• Vol. 05
  • Chapter 02
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Living the Still Life

It's been three years now since the government introduced their controversial 'from doorway to window of opportunity' scheme. This initiative aimed to tackle both homelessness and unemployment by getting vagrants out of shop doorways and into shop windows, working as mannequins. Despite the initial flurry of public outrage on social media, all the major department stores signed up for the deal as it proved to be more economical to hire a fully-jointed living person than purchase an inflexible resin mannequin.

As with all new ideas, familiarity breeds indifference and, caught up in the exciting commercial whirl of Christmas, customers actively warmed to these 'Humannequin' window displays. Huge crowds gathered outside to see their favourites; stores competed with each other to produce bigger and better displays; the most popular Humannequins were able to command sky-high fees as negotiated by their agents.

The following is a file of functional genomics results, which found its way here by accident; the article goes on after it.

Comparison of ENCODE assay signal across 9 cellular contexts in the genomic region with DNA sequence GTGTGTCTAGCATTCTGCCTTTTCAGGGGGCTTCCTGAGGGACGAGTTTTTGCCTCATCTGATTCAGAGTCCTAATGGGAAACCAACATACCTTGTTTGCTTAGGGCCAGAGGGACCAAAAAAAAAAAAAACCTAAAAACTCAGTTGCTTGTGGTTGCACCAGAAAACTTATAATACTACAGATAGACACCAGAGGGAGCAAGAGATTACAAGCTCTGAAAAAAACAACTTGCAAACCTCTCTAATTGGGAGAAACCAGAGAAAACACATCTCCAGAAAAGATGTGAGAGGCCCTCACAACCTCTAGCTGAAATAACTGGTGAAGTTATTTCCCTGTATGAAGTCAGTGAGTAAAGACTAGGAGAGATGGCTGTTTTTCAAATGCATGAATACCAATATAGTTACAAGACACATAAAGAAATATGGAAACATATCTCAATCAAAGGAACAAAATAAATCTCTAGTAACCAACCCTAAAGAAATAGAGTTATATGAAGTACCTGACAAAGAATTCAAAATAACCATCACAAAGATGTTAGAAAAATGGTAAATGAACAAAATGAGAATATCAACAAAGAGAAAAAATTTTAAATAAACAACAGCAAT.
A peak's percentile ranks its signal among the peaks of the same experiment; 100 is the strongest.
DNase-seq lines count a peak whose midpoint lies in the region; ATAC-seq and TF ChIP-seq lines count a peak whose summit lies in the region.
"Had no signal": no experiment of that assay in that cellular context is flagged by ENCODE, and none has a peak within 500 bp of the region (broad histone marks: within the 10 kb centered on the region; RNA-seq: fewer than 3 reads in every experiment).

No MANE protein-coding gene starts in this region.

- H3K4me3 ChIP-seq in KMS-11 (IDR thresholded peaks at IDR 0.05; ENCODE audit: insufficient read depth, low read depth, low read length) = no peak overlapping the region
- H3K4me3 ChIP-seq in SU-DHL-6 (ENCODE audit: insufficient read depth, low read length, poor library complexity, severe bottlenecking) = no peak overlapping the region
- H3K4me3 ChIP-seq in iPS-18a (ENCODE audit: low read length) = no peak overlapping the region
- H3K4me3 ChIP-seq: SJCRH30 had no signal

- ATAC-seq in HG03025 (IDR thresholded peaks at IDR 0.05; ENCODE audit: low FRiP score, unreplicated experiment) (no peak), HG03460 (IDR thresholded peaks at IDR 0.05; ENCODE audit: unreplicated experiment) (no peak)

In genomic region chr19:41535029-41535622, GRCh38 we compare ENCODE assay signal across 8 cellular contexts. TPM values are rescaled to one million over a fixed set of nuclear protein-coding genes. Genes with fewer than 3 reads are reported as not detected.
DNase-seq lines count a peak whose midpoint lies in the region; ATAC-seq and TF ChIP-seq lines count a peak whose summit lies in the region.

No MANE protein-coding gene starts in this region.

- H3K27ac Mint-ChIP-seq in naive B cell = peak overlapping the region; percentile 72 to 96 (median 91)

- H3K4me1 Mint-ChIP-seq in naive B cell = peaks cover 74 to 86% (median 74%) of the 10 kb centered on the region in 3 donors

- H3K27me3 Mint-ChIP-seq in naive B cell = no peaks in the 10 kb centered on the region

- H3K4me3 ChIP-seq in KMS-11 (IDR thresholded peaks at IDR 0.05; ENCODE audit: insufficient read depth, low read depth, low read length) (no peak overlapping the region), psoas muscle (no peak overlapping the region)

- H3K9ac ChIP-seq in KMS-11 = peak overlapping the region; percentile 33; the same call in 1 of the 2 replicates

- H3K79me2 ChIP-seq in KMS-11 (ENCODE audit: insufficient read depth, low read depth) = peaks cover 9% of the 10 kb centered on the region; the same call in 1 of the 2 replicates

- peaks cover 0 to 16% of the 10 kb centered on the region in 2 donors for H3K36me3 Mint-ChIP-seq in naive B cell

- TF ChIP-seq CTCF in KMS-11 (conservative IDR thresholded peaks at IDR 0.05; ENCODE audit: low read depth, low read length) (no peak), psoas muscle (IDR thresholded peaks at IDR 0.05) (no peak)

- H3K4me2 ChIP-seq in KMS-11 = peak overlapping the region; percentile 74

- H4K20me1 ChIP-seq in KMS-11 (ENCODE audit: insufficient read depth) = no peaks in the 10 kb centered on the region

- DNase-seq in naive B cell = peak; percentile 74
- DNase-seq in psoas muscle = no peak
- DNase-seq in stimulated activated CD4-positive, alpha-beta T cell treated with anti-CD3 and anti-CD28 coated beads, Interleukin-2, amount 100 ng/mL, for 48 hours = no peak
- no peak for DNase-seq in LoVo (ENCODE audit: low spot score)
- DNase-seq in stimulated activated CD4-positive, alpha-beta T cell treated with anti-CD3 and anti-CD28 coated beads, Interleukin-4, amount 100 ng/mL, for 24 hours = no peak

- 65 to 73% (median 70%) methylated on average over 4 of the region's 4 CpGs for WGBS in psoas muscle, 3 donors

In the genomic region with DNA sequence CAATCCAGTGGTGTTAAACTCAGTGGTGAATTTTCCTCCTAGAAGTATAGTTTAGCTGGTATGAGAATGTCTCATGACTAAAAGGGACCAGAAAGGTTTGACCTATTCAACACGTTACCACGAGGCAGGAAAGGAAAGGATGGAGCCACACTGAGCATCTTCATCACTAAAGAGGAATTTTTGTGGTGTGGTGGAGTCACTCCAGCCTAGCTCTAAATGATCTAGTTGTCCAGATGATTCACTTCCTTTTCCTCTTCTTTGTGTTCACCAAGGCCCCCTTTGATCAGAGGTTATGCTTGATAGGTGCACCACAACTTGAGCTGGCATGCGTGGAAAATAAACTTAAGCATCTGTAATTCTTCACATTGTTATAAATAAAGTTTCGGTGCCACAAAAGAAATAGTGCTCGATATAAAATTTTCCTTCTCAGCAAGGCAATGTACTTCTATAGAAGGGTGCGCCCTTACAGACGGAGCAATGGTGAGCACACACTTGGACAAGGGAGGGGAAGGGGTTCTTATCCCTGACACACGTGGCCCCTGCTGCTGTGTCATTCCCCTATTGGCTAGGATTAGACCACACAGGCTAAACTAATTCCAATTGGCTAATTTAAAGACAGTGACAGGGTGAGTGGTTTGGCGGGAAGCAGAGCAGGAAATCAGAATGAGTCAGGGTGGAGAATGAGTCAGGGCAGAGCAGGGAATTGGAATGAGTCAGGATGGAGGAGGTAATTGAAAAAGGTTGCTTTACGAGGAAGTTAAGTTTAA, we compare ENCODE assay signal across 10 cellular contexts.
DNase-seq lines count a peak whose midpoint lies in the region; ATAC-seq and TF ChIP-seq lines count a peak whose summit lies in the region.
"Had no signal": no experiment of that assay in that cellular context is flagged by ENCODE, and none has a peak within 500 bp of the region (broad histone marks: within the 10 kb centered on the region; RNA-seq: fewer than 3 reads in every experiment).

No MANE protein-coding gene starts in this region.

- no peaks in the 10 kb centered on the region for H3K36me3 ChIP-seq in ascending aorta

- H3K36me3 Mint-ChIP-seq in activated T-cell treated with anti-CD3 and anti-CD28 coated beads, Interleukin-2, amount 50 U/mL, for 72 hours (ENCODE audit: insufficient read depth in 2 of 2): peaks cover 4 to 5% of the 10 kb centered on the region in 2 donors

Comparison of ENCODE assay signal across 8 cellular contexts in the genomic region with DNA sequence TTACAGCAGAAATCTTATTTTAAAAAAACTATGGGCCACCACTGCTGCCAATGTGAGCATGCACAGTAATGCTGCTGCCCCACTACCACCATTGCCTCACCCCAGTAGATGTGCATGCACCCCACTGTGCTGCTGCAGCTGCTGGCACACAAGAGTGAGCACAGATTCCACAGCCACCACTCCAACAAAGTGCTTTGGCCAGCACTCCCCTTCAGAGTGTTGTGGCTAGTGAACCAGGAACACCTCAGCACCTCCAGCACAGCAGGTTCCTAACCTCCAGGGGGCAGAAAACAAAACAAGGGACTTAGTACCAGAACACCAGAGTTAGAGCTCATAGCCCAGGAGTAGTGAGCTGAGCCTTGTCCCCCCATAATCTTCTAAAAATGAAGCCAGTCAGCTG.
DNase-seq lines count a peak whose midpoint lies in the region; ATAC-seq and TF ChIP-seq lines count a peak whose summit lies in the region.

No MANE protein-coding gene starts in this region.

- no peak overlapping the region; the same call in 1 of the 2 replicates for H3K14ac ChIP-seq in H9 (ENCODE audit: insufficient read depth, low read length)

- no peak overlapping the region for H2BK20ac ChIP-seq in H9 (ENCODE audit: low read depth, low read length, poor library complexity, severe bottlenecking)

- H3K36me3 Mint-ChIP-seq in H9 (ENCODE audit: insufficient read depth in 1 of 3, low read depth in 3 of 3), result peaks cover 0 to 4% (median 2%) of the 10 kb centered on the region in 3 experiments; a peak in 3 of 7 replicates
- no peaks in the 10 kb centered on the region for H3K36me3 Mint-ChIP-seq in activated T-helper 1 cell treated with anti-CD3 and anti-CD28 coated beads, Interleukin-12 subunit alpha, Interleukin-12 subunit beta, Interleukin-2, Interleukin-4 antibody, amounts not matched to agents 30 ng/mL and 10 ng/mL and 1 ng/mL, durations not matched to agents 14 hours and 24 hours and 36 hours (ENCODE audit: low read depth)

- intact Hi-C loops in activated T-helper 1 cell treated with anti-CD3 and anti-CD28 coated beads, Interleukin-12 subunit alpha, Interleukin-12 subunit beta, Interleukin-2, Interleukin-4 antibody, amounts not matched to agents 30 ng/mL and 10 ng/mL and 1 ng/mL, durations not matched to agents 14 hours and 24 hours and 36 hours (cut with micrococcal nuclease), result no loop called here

The golden age of the superstar dummies had begun: acting wooden was the cool in-thing to do. The 'non-movement' movement boomed. Dummy chic was big business, the look was all: shaved head, botox expressions and those big static eyes. The public could not get enough of it.

The craze spawned many 'wannabe' Humannequins who began sleeping rough in shop doorways, hoping to get noticed, to be the next big thing. It was not to be. There just weren't enough windows to accommodate them all. And besides, a week after Christmas, Humannequins were last year's thing. Boring.

So, the wannabes went back to their warm homes at the first sign of snow; the Humannequins went back to being vagrants in shop doorways; the government went back to ignoring the rough sleepers and the ever-conscious-of-trends window dressers decided the next fad for fashion window displays would be plain old wire hangers.